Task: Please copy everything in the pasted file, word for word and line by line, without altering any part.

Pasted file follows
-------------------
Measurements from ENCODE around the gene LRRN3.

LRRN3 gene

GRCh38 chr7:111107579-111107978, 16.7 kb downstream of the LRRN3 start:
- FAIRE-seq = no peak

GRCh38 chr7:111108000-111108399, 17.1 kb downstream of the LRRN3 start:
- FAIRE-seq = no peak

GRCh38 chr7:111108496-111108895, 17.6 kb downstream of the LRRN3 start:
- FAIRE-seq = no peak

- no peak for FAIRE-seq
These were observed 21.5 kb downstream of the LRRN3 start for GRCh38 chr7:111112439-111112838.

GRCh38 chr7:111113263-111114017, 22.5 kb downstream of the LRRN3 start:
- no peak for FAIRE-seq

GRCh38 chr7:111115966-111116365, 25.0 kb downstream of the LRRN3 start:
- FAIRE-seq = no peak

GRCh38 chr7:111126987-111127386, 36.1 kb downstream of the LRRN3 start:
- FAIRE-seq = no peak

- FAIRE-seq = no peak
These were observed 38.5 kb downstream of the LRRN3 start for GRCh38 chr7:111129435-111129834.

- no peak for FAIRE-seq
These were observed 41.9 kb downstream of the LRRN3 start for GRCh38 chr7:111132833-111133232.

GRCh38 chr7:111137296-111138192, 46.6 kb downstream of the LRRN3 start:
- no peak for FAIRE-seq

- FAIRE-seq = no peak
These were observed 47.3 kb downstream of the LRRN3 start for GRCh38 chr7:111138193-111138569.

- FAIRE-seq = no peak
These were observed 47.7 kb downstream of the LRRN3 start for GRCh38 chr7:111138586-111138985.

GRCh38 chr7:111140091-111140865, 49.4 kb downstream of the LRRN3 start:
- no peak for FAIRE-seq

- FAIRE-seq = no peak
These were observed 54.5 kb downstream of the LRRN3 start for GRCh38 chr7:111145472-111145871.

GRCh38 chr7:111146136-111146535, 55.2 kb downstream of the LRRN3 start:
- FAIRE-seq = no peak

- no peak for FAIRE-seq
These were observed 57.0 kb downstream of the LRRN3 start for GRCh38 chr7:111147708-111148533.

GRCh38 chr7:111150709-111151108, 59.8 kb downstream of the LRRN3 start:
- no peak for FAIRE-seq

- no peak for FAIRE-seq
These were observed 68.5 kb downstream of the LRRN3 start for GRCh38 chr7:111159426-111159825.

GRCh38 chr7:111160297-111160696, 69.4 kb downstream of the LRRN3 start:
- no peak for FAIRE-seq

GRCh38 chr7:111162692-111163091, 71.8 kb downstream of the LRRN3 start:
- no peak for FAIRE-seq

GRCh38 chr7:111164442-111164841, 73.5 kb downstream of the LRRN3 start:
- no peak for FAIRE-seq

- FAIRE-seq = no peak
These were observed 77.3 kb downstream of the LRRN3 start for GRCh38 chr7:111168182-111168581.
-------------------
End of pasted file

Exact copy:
Measurements from ENCODE around the gene LRRN3.

LRRN3 gene

GRCh38 chr7:111107579-111107978, 16.7 kb downstream of the LRRN3 start:
- FAIRE-seq = no peak

GRCh38 chr7:111108000-111108399, 17.1 kb downstream of the LRRN3 start:
- FAIRE-seq = no peak

GRCh38 chr7:111108496-111108895, 17.6 kb downstream of the LRRN3 start:
- FAIRE-seq = no peak

- no peak for FAIRE-seq
These were observed 21.5 kb downstream of the LRRN3 start for GRCh38 chr7:111112439-111112838.

GRCh38 chr7:111113263-111114017, 22.5 kb downstream of the LRRN3 start:
- no peak for FAIRE-seq

GRCh38 chr7:111115966-111116365, 25.0 kb downstream of the LRRN3 start:
- FAIRE-seq = no peak

GRCh38 chr7:111126987-111127386, 36.1 kb downstream of the LRRN3 start:
- FAIRE-seq = no peak

- FAIRE-seq = no peak
These were observed 38.5 kb downstream of the LRRN3 start for GRCh38 chr7:111129435-111129834.

- no peak for FAIRE-seq
These were observed 41.9 kb downstream of the LRRN3 start for GRCh38 chr7:111132833-111133232.

GRCh38 chr7:111137296-111138192, 46.6 kb downstream of the LRRN3 start:
- no peak for FAIRE-seq

- FAIRE-seq = no peak
These were observed 47.3 kb downstream of the LRRN3 start for GRCh38 chr7:111138193-111138569.

- FAIRE-seq = no peak
These were observed 47.7 kb downstream of the LRRN3 start for GRCh38 chr7:111138586-111138985.

GRCh38 chr7:111140091-111140865, 49.4 kb downstream of the LRRN3 start:
- no peak for FAIRE-seq

- FAIRE-seq = no peak
These were observed 54.5 kb downstream of the LRRN3 start for GRCh38 chr7:111145472-111145871.

GRCh38 chr7:111146136-111146535, 55.2 kb downstream of the LRRN3 start:
- FAIRE-seq = no peak

- no peak for FAIRE-seq
These were observed 57.0 kb downstream of the LRRN3 start for GRCh38 chr7:111147708-111148533.

GRCh38 chr7:111150709-111151108, 59.8 kb downstream of the LRRN3 start:
- no peak for FAIRE-seq

- no peak for FAIRE-seq
These were observed 68.5 kb downstream of the LRRN3 start for GRCh38 chr7:111159426-111159825.

GRCh38 chr7:111160297-111160696, 69.4 kb downstream of the LRRN3 start:
- no peak for FAIRE-seq

GRCh38 chr7:111162692-111163091, 71.8 kb downstream of the LRRN3 start:
- no peak for FAIRE-seq

GRCh38 chr7:111164442-111164841, 73.5 kb downstream of the LRRN3 start:
- no peak for FAIRE-seq

- FAIRE-seq = no peak
These were observed 77.3 kb downstream of the LRRN3 start for GRCh38 chr7:111168182-111168581.